Women's Place in Tea History

By Eve Hill

Elizabeth Ruby, proprietor of THE TEA ROOM of Savannah, made a particularly profound pronouncement when she was delivering a speech at a major gathering of tea people. Liz said "Tea is not an estrogen beverage."

She was making the point that tea rooms and other places that specialize in serving tea should not become so feminized in atmosphere and decor that men could feel uncomfortable in them. She has lived this dictum in creating her own business and has decorated her tea room in a Charles Rennie MacIntosh style that women find inviting and men find comfortable. She even has a special room called "The Library" which can be reserved for male gatherings.

While Liz is making an effort to include males in tea drinking outside the home in the U.S., much of the rest of the world has the reverse view. Men drink tea in public places more often, women drink it at home.

Like much of written history, the history of women's roles in tea commerce have often been downplayed. Other than the frequently repeated tale of Anna, Duchess of Bedford, conceiving the idea of afternoon tea in England, most of us don't think about the feminine contribution to the tea business. Men were the principal participants in the world business and commerce.

At a time when women often could not even hold title to property in their own name, there were some who were notable in the history of tea in the western world.

Catherine of Braganza was Portugese and when her husband became Charles II and took his place on the throne of England, she brought tea with her to the court of St. James. This Queen was seen enjoying tea and the English soon started to import tea. It could be said without too much argument that tea came to England because a woman set the fashion.

In the early years of the eighteenth century there were two tea businesses founded that involved successful women in a dynastic family line.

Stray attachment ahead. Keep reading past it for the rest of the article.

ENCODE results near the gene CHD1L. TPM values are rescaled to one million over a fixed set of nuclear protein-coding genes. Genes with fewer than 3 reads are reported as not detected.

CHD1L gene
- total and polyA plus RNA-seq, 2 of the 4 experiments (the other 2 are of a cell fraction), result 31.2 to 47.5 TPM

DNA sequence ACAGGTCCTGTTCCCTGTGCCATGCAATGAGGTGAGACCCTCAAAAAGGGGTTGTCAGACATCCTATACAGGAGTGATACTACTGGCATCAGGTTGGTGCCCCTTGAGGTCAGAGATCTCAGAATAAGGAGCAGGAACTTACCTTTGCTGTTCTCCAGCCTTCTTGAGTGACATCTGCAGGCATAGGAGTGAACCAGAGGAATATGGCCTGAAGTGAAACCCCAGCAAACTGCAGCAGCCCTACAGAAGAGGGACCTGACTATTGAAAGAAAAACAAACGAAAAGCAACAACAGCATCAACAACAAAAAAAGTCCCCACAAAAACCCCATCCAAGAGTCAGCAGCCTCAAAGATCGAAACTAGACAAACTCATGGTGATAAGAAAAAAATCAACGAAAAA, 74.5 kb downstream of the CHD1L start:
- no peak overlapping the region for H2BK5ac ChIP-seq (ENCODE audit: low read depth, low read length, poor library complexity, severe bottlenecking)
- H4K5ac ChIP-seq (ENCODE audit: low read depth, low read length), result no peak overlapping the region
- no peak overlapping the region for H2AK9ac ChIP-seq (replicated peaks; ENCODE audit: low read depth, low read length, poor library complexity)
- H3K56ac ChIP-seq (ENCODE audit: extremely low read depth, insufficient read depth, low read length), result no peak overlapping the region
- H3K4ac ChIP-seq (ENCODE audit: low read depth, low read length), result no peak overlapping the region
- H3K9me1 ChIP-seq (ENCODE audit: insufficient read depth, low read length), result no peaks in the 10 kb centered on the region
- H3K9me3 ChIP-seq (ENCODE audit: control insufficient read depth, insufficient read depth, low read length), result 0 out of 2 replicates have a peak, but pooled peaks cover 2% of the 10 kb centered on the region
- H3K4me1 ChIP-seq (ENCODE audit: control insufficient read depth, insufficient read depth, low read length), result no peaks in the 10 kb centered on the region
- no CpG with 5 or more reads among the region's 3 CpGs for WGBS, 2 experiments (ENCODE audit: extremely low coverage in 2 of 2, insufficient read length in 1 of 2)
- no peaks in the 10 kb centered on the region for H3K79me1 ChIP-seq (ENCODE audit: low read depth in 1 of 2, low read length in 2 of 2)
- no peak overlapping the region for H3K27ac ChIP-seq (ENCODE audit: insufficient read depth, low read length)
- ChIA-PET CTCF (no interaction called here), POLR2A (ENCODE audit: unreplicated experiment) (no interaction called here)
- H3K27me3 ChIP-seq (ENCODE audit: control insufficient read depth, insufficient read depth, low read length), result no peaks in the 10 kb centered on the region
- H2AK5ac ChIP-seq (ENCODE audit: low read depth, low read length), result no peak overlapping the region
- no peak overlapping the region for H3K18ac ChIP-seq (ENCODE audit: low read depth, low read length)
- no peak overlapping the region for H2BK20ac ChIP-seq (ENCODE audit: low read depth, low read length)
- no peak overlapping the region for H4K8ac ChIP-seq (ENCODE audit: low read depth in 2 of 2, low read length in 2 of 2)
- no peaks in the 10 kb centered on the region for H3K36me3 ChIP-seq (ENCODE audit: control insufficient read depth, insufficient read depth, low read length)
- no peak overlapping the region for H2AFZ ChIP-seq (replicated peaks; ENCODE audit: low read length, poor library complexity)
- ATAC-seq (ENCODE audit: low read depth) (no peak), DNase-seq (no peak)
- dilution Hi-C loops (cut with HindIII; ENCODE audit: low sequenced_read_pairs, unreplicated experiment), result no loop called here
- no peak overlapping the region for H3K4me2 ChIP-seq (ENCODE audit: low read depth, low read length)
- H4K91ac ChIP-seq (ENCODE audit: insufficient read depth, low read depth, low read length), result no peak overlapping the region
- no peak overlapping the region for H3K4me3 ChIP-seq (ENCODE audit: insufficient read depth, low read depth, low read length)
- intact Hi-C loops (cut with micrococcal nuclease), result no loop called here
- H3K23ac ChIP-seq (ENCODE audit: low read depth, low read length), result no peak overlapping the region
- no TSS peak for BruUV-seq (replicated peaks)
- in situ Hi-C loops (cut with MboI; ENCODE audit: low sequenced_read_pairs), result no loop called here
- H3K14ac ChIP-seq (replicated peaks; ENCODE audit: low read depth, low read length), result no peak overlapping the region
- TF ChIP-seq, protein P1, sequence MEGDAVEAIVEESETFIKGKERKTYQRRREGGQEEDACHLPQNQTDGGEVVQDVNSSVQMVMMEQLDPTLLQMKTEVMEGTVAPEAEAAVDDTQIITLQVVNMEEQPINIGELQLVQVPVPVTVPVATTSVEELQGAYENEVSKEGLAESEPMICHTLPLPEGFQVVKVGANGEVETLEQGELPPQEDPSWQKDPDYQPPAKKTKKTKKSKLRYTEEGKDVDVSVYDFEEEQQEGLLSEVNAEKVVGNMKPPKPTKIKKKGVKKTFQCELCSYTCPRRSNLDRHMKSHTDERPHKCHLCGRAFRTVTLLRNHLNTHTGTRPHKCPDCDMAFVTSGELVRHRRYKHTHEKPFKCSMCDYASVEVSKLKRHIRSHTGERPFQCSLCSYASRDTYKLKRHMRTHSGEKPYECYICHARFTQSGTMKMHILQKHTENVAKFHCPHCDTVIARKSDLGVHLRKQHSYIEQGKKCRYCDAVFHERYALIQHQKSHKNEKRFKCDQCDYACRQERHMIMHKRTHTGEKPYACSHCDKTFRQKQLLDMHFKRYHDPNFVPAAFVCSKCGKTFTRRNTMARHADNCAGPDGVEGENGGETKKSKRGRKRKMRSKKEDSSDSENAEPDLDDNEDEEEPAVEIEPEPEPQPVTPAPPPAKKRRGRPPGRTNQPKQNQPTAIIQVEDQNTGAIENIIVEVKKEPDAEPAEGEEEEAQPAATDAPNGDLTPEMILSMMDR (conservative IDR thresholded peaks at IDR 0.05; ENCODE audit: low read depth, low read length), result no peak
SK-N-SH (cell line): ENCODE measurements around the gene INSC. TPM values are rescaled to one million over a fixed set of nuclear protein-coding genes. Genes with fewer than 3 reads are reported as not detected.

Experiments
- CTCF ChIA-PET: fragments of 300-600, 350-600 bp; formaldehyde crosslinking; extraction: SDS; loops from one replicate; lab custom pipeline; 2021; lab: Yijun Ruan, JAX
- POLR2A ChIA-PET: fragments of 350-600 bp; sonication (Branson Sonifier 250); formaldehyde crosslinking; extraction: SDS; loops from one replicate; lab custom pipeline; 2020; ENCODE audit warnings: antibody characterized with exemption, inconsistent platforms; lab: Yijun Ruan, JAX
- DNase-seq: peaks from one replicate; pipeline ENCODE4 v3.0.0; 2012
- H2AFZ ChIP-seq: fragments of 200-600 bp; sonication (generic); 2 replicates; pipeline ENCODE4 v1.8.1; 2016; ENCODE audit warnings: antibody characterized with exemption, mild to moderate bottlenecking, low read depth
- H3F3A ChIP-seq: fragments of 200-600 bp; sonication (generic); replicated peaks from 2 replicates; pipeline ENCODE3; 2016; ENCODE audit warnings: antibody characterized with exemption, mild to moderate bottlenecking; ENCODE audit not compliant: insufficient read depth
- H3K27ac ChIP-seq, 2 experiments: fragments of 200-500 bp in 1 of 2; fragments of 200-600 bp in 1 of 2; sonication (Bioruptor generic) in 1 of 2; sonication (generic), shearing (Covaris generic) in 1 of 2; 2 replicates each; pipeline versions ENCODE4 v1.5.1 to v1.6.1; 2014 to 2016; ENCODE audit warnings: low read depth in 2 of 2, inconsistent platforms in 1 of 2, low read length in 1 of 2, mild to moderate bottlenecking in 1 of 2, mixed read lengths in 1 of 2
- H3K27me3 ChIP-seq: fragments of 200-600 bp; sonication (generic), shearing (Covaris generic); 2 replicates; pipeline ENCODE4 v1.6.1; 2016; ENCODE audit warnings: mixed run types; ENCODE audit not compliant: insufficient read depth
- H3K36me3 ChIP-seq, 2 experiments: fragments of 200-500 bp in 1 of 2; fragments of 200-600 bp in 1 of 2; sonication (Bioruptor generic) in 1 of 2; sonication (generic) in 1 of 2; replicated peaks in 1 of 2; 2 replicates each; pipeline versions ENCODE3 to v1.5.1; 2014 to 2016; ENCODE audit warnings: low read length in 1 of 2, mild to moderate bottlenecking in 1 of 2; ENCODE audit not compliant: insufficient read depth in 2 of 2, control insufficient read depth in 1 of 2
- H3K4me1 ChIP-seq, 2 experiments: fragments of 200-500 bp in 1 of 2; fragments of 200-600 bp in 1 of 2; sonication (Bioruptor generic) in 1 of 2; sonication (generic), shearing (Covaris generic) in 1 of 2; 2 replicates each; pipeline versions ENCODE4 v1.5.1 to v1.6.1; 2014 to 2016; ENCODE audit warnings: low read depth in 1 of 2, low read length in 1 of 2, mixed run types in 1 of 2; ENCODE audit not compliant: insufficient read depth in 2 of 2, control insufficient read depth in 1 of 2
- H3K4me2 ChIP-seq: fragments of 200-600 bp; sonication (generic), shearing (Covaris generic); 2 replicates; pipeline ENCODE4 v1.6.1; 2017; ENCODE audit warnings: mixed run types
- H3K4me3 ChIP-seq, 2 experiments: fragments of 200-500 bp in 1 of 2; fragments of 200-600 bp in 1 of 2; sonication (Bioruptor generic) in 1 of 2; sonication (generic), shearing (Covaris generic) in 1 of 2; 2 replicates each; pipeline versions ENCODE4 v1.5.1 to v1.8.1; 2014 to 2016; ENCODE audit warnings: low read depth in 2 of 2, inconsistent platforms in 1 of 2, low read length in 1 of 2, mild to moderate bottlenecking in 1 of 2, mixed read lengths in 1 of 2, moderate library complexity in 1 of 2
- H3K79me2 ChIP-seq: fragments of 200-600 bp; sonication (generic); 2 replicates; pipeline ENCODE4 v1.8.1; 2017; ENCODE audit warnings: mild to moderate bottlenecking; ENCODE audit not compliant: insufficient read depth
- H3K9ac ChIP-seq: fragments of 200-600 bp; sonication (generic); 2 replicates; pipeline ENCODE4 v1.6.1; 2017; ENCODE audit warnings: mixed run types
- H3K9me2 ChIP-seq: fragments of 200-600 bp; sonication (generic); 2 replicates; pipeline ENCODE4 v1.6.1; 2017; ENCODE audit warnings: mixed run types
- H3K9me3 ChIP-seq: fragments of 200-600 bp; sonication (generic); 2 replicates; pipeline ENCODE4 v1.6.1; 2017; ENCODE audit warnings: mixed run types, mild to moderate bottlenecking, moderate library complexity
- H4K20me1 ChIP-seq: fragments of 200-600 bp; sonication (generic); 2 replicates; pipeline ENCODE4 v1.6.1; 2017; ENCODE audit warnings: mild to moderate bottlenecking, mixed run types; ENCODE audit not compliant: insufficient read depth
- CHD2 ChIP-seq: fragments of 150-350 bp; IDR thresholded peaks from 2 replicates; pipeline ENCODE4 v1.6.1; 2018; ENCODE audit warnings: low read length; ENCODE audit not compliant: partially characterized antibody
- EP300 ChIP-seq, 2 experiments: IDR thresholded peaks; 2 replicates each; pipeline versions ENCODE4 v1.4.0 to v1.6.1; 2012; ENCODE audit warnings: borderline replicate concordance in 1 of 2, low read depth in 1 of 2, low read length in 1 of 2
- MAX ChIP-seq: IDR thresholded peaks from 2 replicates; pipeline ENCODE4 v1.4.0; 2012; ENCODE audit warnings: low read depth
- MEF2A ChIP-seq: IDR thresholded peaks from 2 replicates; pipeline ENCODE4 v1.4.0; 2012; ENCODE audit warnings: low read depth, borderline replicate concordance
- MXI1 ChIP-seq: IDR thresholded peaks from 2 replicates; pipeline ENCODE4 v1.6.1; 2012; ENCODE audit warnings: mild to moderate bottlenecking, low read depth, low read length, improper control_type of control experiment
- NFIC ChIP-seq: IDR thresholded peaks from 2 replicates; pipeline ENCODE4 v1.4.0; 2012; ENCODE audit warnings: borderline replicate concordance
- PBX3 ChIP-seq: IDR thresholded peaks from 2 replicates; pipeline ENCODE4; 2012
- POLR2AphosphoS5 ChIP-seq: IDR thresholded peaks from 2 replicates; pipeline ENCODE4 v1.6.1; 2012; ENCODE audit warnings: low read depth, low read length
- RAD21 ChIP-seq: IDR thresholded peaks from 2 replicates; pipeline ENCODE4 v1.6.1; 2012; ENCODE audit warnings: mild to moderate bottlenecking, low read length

One of the first female tea merchants was Maria Tewkes of York. She was single and apparently single-minded, for her firm was quite successful due to what must have been an extraordinary determination for the time, 1725. A nephew inherited the business when she died and it went on for many generations of the family. The Twining family had a similar situation, for after founder Thomas Twining died, his widow Mary Little Twining kept the business going and indeed flourishing for almost two decades, passing it on to her son Richard.

A lady who loved her tea but loved her liberty more was Penelope Barker of Edenton, North Carolina. In the autumn of 1774 she organized a group of fifty one socially prominent women to sign a pledge not to drink tea until "All acts which tend to enslave our Native Country shall be repealed..." and thus organized another of the "Tea Parties" which fired the American Revolution. There is still a large commemorative monument in Edenton that has an oversized teapot as part of it.

Of course, we must give credit to Anna, Duchess of Bedford, who is considered the inventor of the afternoon teatime. Her between meals hunger led to what really became an industry, as the afternoon tea became a ritual with the British around the world and trickled down to many cultures.

Running a little tea room became the financial salvation for many a widow or otherwise impecunious woman and a pot of tea kept the wolf from the door. It was a socially acceptable way to make a living and could be done in the home by using a parlor or other entertaining space for it.

Women have had a role in the promotion and history of that most delectable and refreshing beverage throughout its time in the Western world, so raise your cup and salute the women of tea and those of both sexes who enjoy it often.